An opinion piece by Debbie Burke
It’s hard not to be cynical about faddism in management. All the jargon, the new and improved methodologies of teaching managers to value their employees, and the latest psychology of finding that golden key to attracting and keeping talented, no-drama people — all this stuff misses the mark. Here are my three biggest gripes on the issue:
1. Bandwagons jumped on to keep up with the corporate Joneses
Kaizen, Six Sigma, silos, yada yada yada (with credit to Jerry Seinfeld, Larry David et al). It’s all common sense. Stop wasting money on sending your employees for a day or week out of the office to learn how to behave, talk to one another, and speak up without fear. Lead by example, behave like a mensch, be fair, be mature.
2. Testing, psychological profiles, and personality matching
You’ll never really know how a new staffer fits in until he or she comes on board and demonstrates his or her ability (or not) to interact with others. Don’t want a revolving door? Communicate, praise, hold accountable and let go/move on if necessary. Do it in a human fashion. Stop treating your human capital like this is a dating game and you are all googly-eyed, looking for the perfect lovely match-up.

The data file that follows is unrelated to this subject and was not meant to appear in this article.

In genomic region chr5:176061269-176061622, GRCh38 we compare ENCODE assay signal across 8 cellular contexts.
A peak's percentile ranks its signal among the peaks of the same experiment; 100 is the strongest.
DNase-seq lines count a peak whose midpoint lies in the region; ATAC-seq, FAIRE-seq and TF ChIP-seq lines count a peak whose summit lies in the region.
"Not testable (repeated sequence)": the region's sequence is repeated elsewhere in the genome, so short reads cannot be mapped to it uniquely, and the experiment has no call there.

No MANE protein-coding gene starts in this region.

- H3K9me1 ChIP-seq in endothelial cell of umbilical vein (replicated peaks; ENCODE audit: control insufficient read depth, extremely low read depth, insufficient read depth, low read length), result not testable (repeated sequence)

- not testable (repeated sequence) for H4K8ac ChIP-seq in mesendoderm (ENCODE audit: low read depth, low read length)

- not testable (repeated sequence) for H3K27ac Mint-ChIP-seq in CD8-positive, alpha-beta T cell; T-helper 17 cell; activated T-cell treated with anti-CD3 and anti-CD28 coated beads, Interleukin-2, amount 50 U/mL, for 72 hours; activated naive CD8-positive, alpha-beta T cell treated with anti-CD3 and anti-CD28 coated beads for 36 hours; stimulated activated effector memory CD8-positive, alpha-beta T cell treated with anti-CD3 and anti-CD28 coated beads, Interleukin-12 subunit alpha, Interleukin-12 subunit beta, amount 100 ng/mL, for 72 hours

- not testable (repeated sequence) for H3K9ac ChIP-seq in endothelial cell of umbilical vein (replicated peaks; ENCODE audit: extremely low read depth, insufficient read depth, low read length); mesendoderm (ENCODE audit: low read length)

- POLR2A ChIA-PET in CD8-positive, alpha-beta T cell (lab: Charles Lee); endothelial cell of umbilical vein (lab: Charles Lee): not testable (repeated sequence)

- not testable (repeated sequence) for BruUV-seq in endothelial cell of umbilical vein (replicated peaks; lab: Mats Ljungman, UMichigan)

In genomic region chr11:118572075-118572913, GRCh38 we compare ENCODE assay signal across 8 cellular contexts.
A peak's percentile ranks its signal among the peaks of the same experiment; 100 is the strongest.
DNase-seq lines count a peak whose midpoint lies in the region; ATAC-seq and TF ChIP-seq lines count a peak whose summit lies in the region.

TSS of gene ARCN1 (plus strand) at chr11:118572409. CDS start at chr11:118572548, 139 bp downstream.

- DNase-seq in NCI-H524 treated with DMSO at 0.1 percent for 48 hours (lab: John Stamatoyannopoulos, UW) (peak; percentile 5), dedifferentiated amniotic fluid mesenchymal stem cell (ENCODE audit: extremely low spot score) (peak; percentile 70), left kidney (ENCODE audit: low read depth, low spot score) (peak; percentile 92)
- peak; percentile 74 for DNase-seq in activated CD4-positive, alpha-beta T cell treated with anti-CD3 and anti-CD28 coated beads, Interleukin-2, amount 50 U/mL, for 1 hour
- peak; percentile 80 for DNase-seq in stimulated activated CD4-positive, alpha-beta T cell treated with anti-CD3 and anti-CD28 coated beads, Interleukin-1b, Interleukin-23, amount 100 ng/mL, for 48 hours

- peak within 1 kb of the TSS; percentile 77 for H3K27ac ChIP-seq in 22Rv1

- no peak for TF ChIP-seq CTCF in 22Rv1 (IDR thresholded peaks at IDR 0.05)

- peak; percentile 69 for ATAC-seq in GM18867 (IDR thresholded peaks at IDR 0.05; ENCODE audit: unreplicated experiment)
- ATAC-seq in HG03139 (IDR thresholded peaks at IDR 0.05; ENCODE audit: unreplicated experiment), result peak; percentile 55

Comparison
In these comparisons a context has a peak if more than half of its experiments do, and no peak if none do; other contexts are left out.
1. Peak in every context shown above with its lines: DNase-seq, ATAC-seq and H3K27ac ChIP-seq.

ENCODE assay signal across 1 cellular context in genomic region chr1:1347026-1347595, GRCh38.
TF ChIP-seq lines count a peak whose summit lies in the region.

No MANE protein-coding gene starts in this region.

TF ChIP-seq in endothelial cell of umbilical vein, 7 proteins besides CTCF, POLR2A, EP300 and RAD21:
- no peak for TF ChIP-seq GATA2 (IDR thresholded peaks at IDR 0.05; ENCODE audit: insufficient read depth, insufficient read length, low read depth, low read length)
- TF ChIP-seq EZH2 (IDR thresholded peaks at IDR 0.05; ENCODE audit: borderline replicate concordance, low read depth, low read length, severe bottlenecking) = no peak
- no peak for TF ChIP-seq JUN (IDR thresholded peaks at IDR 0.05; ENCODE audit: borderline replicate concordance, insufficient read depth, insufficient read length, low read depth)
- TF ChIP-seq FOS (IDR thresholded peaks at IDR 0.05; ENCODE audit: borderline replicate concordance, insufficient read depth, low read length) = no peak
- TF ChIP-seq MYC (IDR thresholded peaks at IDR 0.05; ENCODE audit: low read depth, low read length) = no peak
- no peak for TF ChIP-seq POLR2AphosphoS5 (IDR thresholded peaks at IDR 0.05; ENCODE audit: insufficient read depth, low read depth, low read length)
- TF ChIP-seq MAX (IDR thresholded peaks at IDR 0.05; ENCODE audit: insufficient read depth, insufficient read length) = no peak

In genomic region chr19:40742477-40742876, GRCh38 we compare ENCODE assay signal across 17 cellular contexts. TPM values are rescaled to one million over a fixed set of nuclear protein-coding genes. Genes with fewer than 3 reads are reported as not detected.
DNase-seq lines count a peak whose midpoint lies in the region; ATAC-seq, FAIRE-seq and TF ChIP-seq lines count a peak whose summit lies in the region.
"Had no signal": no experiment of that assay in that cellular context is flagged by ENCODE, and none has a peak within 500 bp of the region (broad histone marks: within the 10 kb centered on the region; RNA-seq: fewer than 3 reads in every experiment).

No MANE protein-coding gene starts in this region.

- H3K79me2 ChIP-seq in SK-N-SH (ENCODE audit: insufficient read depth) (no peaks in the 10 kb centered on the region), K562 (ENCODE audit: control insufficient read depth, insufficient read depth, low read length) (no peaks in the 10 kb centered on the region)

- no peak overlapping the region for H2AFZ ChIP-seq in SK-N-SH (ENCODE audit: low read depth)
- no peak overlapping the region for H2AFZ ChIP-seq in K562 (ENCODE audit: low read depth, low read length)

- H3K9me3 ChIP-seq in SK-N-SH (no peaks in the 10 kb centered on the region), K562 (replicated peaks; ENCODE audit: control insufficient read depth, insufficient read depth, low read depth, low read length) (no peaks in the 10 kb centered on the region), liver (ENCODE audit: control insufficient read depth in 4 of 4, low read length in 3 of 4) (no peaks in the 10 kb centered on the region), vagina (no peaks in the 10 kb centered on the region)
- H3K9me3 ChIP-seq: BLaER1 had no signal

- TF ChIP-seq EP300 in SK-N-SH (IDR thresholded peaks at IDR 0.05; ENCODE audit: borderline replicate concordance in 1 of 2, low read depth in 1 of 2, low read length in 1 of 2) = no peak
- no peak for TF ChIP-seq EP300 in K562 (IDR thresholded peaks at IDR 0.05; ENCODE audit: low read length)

3. “Oh well, it didn’t work out…NEXT!”
Organizations aspire to creating a culture of ownership mentality. Unless you have profit sharing, they DON’T own the company. As much as your people can adore their jobs, we work to live, not live to work (and that life is so short). Stop expecting your employees to buy in. Be happy with a fair day’s work with a good degree of productivity. It will all work out if only this magical managerial thinking would just go away.
With a long career in print production, PR, marketing and journalism (including being the former editor of the Pocono Business Journal), Debbie fulfilled her dream of authorship with the 2011 release of “The Poconos In B Flat.” She is the newsletter editor for the Pocono Mountain Arts Council, writes for VisitPoconos.com, and is in the midst of writing her first novel. Her other love is jazz, and for the past eight years she has been playing alto saxophone in several community bands. Debbie lives in Monroe County, PA with her husband, two children and their greyhound. Email her at firstname.lastname@example.org or look for her on LinkedIn.